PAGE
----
At any rate, Talbot turns Cyclops' request down flat, and insists on taking Banner into custody immediately. And I think we know how Banner is going to take news like that:



We should move on with the X-Men story right now, but let's pause for a moment and see a preview of how "Our Pal" Sal will handle military skirmishes with the Hulk when he signs on as that book's artist in a few years:



The military gets the message loud and clear, and the Hulk takes off. But the X-Men have a lot at stake with him, and so when they catch up with him they battle anew:




The X-Men fear they might have killed Banner, should the Hulk have reverted to him under the rubble. But in finding out that the Hulk is still kicking, they get an unexpected surprise when they discover that they're at the location of the hidden lab which Banner described:



And so Cyclops sends the Angel to scout the lab for the device which might help Xavier, while he and Marvel Girl keep the Hulk distracted. Fortunately, the Angel's search is brief (no, I have no idea how Warren Worthington became proficient at identifying a prototype device that uses gamma rays to treat mental exhaustion)--and the X-Men escape with their lives, while the Hulk says good riddance to these pests and hunts again for solitude.




After the group returns to the school, let's hold on for a sec and look at the following panel carefully. There are two things in this panel that probably should have been scribbled out by the editor and rewritten--but since all parties perhaps wanted to be done with the X-Men book at this point, and the finish line was in sight, the panel was left as is. Can you spot what the editor (Stan Lee) simply blew past?



Yes, of course:

  • Lorna, Cyclops has absolutely no "look in [his] eyes" whatsoever, given that what you're looking at is a visor--and one that's pulsating with crimson-colored energy. In fact, if you could actually see the look in his eyes, you'd be dead before you'd finished your sentence.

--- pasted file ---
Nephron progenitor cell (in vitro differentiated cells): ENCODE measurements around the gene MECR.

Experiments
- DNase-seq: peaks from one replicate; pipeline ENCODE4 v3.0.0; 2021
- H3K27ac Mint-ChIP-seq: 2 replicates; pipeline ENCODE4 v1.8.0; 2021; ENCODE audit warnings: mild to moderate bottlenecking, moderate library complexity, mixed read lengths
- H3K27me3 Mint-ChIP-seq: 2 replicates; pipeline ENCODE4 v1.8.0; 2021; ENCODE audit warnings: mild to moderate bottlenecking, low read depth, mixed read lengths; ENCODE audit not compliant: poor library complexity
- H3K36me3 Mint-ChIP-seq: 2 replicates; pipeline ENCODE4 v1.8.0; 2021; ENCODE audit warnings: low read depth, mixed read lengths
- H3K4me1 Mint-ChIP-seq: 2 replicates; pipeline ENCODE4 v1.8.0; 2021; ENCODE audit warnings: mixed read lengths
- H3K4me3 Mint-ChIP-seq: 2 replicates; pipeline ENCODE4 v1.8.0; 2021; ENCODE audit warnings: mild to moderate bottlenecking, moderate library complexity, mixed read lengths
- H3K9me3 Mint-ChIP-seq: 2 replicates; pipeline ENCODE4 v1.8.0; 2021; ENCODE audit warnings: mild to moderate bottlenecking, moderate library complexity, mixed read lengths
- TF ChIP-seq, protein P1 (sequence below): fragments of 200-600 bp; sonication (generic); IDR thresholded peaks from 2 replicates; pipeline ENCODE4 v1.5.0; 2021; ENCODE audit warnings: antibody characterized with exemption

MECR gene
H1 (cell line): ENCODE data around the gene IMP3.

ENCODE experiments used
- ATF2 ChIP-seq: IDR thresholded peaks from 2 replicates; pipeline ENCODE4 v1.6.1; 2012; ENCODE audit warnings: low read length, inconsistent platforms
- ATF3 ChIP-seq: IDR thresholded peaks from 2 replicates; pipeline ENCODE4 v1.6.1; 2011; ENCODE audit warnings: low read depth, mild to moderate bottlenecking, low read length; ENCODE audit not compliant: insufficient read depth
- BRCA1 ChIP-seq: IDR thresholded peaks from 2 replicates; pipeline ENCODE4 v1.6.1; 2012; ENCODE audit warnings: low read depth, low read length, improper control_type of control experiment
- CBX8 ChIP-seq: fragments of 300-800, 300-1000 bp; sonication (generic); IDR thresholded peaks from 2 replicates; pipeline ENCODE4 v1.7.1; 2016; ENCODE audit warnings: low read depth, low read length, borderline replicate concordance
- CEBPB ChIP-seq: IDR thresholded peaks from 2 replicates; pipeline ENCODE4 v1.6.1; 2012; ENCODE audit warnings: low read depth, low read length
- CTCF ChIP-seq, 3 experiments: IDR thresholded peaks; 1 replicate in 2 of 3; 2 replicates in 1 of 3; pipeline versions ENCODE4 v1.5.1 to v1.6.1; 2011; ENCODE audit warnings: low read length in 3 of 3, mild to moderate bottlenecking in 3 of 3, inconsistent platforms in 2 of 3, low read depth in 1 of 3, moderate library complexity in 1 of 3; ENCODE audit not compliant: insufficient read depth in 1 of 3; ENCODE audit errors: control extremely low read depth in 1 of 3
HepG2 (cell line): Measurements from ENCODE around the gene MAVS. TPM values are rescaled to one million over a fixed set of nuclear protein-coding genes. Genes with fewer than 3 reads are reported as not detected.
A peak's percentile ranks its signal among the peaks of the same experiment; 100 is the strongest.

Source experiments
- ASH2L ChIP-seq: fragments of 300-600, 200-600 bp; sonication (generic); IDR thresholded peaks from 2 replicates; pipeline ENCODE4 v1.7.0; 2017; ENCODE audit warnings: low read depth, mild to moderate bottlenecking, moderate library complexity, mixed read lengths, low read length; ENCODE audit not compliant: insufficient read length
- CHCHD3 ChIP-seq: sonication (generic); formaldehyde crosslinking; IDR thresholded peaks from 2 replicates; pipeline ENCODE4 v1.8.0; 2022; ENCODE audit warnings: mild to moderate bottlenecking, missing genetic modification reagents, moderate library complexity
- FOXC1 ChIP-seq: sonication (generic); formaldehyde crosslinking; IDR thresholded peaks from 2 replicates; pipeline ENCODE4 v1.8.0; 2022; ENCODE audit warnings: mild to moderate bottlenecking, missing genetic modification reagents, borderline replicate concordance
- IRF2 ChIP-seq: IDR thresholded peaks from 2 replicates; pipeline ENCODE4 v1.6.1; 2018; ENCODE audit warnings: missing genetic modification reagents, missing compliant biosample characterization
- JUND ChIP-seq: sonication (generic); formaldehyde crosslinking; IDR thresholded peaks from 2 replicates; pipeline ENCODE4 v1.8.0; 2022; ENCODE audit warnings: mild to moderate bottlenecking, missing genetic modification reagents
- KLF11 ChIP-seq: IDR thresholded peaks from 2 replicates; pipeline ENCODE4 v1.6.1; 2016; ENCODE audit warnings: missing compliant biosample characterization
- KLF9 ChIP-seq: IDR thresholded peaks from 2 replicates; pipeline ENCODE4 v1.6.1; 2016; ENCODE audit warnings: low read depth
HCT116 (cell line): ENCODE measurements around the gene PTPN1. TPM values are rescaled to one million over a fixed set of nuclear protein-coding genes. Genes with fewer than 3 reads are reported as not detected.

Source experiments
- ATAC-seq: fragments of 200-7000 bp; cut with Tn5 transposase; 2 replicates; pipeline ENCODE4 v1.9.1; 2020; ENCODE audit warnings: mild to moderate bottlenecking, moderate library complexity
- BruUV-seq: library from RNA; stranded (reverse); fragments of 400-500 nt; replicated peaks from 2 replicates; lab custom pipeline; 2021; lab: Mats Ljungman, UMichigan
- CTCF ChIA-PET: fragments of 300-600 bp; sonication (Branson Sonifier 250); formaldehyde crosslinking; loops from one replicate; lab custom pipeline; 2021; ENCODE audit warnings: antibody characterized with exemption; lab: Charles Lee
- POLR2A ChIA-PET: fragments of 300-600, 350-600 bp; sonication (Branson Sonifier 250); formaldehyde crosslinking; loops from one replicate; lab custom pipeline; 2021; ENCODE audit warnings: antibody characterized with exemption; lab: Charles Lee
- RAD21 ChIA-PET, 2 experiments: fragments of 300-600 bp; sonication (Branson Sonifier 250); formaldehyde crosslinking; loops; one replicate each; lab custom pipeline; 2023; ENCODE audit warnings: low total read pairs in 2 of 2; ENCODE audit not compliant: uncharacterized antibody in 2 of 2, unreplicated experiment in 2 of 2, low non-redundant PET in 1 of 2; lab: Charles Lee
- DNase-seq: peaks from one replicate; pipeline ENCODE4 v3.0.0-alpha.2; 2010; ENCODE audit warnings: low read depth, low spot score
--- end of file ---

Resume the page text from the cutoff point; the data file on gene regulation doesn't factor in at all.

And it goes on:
• Cyclops and his group have no idea whether or not this is the device Banner spoke of, but they're willing to use it anyway, and on a person who's critically ill. For all they know, it's an experimental portable gamma bomb. How about swinging by the Baxter Building on the way back and confirming the nature of the device with Reed Richards? Or Tony Stark? For that matter, what does Hank McCoy say about it?
But we're closing out this first X-Men series, and we've already played the "Xavier dies" card, so it's a good guess that they've nabbed the right equipment and that Banner's "theoretical" device is going to be successful with its very first use in the field.



We know that these original X-Men were later taken out of mothballs only so that they could pave the way for the "new X-Men" and then (with the exception of Cyclops) be swiftly sent packing. We also know that they would be revived as X-Factor, with only limited success. So why would John Byrne, in 1999, take yet another crack at launching these five people into a series, when it seemed clear that the original X-Men were a failed concept at the sales rack? When we take a look at the first issue of X-Men: The Hidden Years, we'll see if there was any merit to Byrne bringing these teens out of retirement.
X-Men #66

Script: Roy Thomas
Pencils: Sal Buscema
Inks: Sam Grainger
Letterer: Artie Simek